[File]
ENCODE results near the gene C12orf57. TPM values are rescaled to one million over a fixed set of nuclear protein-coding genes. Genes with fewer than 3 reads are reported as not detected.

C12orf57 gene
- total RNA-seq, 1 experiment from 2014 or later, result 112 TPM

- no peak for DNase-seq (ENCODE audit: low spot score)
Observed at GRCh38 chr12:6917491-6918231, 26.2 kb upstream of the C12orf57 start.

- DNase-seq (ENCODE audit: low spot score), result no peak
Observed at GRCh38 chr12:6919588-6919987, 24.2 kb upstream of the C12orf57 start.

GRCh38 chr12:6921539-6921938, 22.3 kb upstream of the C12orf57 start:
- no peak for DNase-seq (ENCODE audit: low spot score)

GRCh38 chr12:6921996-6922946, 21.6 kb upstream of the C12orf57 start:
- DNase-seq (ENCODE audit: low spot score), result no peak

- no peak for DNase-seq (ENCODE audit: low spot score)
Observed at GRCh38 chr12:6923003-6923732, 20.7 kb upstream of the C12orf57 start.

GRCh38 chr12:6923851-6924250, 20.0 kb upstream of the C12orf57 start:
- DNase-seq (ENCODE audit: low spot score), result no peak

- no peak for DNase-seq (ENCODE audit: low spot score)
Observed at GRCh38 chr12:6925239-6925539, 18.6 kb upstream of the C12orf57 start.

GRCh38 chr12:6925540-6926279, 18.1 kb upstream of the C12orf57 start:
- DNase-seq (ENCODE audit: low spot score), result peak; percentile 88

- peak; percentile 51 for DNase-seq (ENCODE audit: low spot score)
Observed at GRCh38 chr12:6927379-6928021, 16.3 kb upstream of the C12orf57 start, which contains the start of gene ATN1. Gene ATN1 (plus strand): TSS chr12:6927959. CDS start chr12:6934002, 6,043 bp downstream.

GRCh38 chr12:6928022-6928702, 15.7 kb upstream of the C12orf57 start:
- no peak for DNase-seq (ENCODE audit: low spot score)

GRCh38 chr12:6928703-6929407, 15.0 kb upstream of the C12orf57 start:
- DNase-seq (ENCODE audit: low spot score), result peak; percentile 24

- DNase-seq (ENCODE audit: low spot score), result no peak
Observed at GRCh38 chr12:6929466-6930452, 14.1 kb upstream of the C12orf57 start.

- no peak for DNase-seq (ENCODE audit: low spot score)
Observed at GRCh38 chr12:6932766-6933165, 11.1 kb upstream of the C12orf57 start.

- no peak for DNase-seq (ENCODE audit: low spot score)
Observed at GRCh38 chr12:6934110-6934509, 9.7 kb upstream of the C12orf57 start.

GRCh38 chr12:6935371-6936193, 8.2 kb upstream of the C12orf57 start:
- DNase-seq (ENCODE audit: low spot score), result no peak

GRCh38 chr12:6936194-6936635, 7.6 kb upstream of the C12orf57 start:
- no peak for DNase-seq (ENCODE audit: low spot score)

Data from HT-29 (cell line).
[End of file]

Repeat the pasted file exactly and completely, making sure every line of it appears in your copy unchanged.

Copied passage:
ENCODE results near the gene C12orf57. TPM values are rescaled to one million over a fixed set of nuclear protein-coding genes. Genes with fewer than 3 reads are reported as not detected.

C12orf57 gene
- total RNA-seq, 1 experiment from 2014 or later, result 112 TPM

- no peak for DNase-seq (ENCODE audit: low spot score)
Observed at GRCh38 chr12:6917491-6918231, 26.2 kb upstream of the C12orf57 start.

- DNase-seq (ENCODE audit: low spot score), result no peak
Observed at GRCh38 chr12:6919588-6919987, 24.2 kb upstream of the C12orf57 start.

GRCh38 chr12:6921539-6921938, 22.3 kb upstream of the C12orf57 start:
- no peak for DNase-seq (ENCODE audit: low spot score)

GRCh38 chr12:6921996-6922946, 21.6 kb upstream of the C12orf57 start:
- DNase-seq (ENCODE audit: low spot score), result no peak

- no peak for DNase-seq (ENCODE audit: low spot score)
Observed at GRCh38 chr12:6923003-6923732, 20.7 kb upstream of the C12orf57 start.

GRCh38 chr12:6923851-6924250, 20.0 kb upstream of the C12orf57 start:
- DNase-seq (ENCODE audit: low spot score), result no peak

- no peak for DNase-seq (ENCODE audit: low spot score)
Observed at GRCh38 chr12:6925239-6925539, 18.6 kb upstream of the C12orf57 start.

GRCh38 chr12:6925540-6926279, 18.1 kb upstream of the C12orf57 start:
- DNase-seq (ENCODE audit: low spot score), result peak; percentile 88

- peak; percentile 51 for DNase-seq (ENCODE audit: low spot score)
Observed at GRCh38 chr12:6927379-6928021, 16.3 kb upstream of the C12orf57 start, which contains the start of gene ATN1. Gene ATN1 (plus strand): TSS chr12:6927959. CDS start chr12:6934002, 6,043 bp downstream.

GRCh38 chr12:6928022-6928702, 15.7 kb upstream of the C12orf57 start:
- no peak for DNase-seq (ENCODE audit: low spot score)

GRCh38 chr12:6928703-6929407, 15.0 kb upstream of the C12orf57 start:
- DNase-seq (ENCODE audit: low spot score), result peak; percentile 24

- DNase-seq (ENCODE audit: low spot score), result no peak
Observed at GRCh38 chr12:6929466-6930452, 14.1 kb upstream of the C12orf57 start.

- no peak for DNase-seq (ENCODE audit: low spot score)
Observed at GRCh38 chr12:6932766-6933165, 11.1 kb upstream of the C12orf57 start.

- no peak for DNase-seq (ENCODE audit: low spot score)
Observed at GRCh38 chr12:6934110-6934509, 9.7 kb upstream of the C12orf57 start.

GRCh38 chr12:6935371-6936193, 8.2 kb upstream of the C12orf57 start:
- DNase-seq (ENCODE audit: low spot score), result no peak

GRCh38 chr12:6936194-6936635, 7.6 kb upstream of the C12orf57 start:
- no peak for DNase-seq (ENCODE audit: low spot score)

Data from HT-29 (cell line).